AIM FULL BODY BIKE
The AIM Full-Body-Bike solves the problem of how to build a normal-sized,
26-27 inch two-wheeled bicycle that riders can pedal with their feet alone,
their hands alone, or with their feet and hands simultaneously, thus providing
both an upper body and lower body workout at the same time.
Existing Hand-Powered Bicycles
A number of hand-powered bicycles have been developed. Some are
not really bicycles, but adult tricycles primarily for physically impaired riders
who have limited use of their legs and feet. (http://www.ushf.org/)
Two-wheeled hand-powered bicycles have also been developed. They tend to be low, recumbent bicycles with additional small side wheels that prevent physically impaired riders from falling over if they lose control.
In both of the above cases foot pedaling is not an option.
A few hand and foot powered bicycles have also been built. One model is called a "rowbike,' and is also a low-center of gravity bicycle that involves a rowing, as opposed to pedaling, motion. The length of such bicycles is often quite a bit greater than that of standard two-wheeled bicycles. (http://www.aviroute rowingbike.com/rowingbike/manoeuvrability/)
How the AIM Full-Body Bike Was Developed
With the above history in mind, AIM set about the task of creating
a hand and foot-pedaled bicycle of standard size and shape. As far as we are
aware no such bicycle existed prior to our efforts.
The initial task was presented to a team of Stanford University senior undergraduate mechanical engineering students taking the course, ME 113 Mechanical Engineering Design taught by Professor Fritz Prinz in the Spring quarter, 2003. The students were told that they could not change anything to the rear of the handlebar neck of a normal bicycle, i.e., all changes had to take place from the neck forward. The students were given a budget of about $1,500 and ten weeks to develop a fully functional working bicycle.
Instructor: Professor Fritz Prinz
Project Coordinator: Richard Reis
Project Coach: Uri Geva
Student Design Team: Sean Whalen, Caitlin Kalinowski, K.C. Lukens, and Carlos Jorge
Other Advisors: Doug Schwandt, Jake Workman, Vit Bares, Alan Ross
The student team purchased, at a considerable discount, a Cannondale Lefty DLR bicycle and made several modifications to it. A unique feature of this Cannondale model is its "Lefty" fork that goes down only one side of the wheel. This arrangement allowed the students to put a sprocket on the other side of the front wheel over which they could run a chain that was also connected to a sprocket system mounted off the handlebars that in turn was linked to a crank and hand-pedal system that the rider could use. Another interesting feature of this initial version was the placing of the cranks in a parallel position, as opposed to the 180 offsets found in standard bicycle foot cranks.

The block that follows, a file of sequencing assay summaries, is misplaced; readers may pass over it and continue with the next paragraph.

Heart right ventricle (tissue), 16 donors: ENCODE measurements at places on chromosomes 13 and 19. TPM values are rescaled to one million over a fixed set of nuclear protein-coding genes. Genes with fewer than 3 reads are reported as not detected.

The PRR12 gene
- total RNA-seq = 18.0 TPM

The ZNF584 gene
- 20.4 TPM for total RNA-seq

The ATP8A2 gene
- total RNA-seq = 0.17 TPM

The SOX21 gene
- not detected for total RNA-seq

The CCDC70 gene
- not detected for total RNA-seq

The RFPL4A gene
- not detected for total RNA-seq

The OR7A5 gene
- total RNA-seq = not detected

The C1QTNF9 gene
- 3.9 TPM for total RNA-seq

This arrangement was necessary to enable riders to better steer
the bicycle while pedaling with their hands. The student effort was a significant
achievement and served to prove that such a bicycle could be built and ridden.
(The students received an "A" grade in the course.)
Version #1 did have some problems that needed to be corrected in order to make it safe to ride long distances. The fork was placed on the right side of the wheel instead of the left side for which it was designed and this allowed the bolt that held the wheel in place to turn in the wrong (loosening) direction. The bicycle also had the front brake removed which not only reduced the overall braking power of the bicycle, it eliminated the back-up safety feature designed to hold the wheel in place should the front axle bolt fail for some reason.
To correct these problems, Mr. Jake Workkman of the Wheel-Away
Bicycles in Campbell, California (http://www.wheelaway.com/) was asked to make
various modifications. Among other things the fork was returned to the left
side of the wheel, a front hand brake was added and a shock absorber was added
to counteract the air spring in the Lefty fork. See Photo below
Richard Reis, AIM executive director, rode Version #2 to and from
Los Altos, California to Stanford University (about 12 miles round trip) most
week days during the months of August - December, 2003 making minor modifications
from time to time.
Good as Versions #1 and #2 were, they did not fully meet the goal of a "normal" bicycle that could be pedaled with the hands and the feet. The Cannondale was an expensive bicycle with a unique front fork arrangement not likely to be something a normal rider would want to acquire. In addition, the front end of the bicycle was quite heavy and this made steering somewhat difficult. (Note: The full bike weighed 75 pounds compared to a typical bicycle weight of 20-25 pounds.)
In January, 2004 Reis set about building on the Version #2 concept
by modifying a standard, Specialized 26 inch 02 Crossroads Comfort Bike that
was purchased from the Stanford Bike Shop for $200.00 After developing a number
of prototypes and riding them to and from work, Reis settled on the one shown
in Photo above. The special features of this bicycle are listed below:
1.) The standard front wheel is replaced by a standard rear wheel
with a single sprocket.
2.) In order to accommodate the wider rear axle, the front fork has been widened by bolting the lower pieces of another fork on the sides of the cut off portions of the original fork.
3.) The rear triangular portion of the frame of another similar bicycle was cut from that bicycle and mounted on the Version #3 bicycle as shown. By using standard handlebar mounting gear obtained at Wheel Away the triangle was rotated 180 and attached above the standard Specialized handlebars as shown.
4.) A standard rear hub and sprocket was placed in the standard rear bracket of the triangular fork, which now extended over the front of the bicycle above the sprocket on the front wheel.
5.) A second, smaller sprocket taken from a standard derailleur, was mounted along the triangle support just to the back of the rear hub on the triangular frame. (Again see photo). A lengthened chain was then run from the main pedal sprocket to the front "rear" axle down to the front wheel sprocket; back up over the derailleur sprocket and back to the main pedal sprocket.